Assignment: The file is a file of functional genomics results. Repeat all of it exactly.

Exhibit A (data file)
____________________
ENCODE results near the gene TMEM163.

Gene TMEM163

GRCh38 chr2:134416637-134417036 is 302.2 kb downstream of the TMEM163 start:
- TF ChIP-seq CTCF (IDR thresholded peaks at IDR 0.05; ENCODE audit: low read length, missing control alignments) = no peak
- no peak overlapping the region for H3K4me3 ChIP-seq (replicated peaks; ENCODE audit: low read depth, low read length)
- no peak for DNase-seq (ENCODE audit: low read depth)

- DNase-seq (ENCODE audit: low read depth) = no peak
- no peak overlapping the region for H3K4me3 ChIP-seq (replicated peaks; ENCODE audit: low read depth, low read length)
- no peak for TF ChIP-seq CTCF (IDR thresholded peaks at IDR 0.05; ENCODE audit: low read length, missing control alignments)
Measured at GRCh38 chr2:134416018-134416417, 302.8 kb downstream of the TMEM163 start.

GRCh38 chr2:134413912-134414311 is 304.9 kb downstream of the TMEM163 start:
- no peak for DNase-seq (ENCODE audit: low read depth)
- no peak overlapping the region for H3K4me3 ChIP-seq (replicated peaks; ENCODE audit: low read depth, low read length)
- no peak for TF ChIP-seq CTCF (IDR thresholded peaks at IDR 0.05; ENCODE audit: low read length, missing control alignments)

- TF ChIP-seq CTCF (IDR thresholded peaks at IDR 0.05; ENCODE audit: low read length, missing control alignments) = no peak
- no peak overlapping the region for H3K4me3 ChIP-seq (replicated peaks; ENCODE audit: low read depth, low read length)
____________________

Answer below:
ENCODE results near the gene TMEM163.

Gene TMEM163

GRCh38 chr2:134416637-134417036 is 302.2 kb downstream of the TMEM163 start:
- TF ChIP-seq CTCF (IDR thresholded peaks at IDR 0.05; ENCODE audit: low read length, missing control alignments) = no peak
- no peak overlapping the region for H3K4me3 ChIP-seq (replicated peaks; ENCODE audit: low read depth, low read length)
- no peak for DNase-seq (ENCODE audit: low read depth)

- DNase-seq (ENCODE audit: low read depth) = no peak
- no peak overlapping the region for H3K4me3 ChIP-seq (replicated peaks; ENCODE audit: low read depth, low read length)
- no peak for TF ChIP-seq CTCF (IDR thresholded peaks at IDR 0.05; ENCODE audit: low read length, missing control alignments)
Measured at GRCh38 chr2:134416018-134416417, 302.8 kb downstream of the TMEM163 start.

GRCh38 chr2:134413912-134414311 is 304.9 kb downstream of the TMEM163 start:
- no peak for DNase-seq (ENCODE audit: low read depth)
- no peak overlapping the region for H3K4me3 ChIP-seq (replicated peaks; ENCODE audit: low read depth, low read length)
- no peak for TF ChIP-seq CTCF (IDR thresholded peaks at IDR 0.05; ENCODE audit: low read length, missing control alignments)

- TF ChIP-seq CTCF (IDR thresholded peaks at IDR 0.05; ENCODE audit: low read length, missing control alignments) = no peak
- no peak overlapping the region for H3K4me3 ChIP-seq (replicated peaks; ENCODE audit: low read depth, low read length)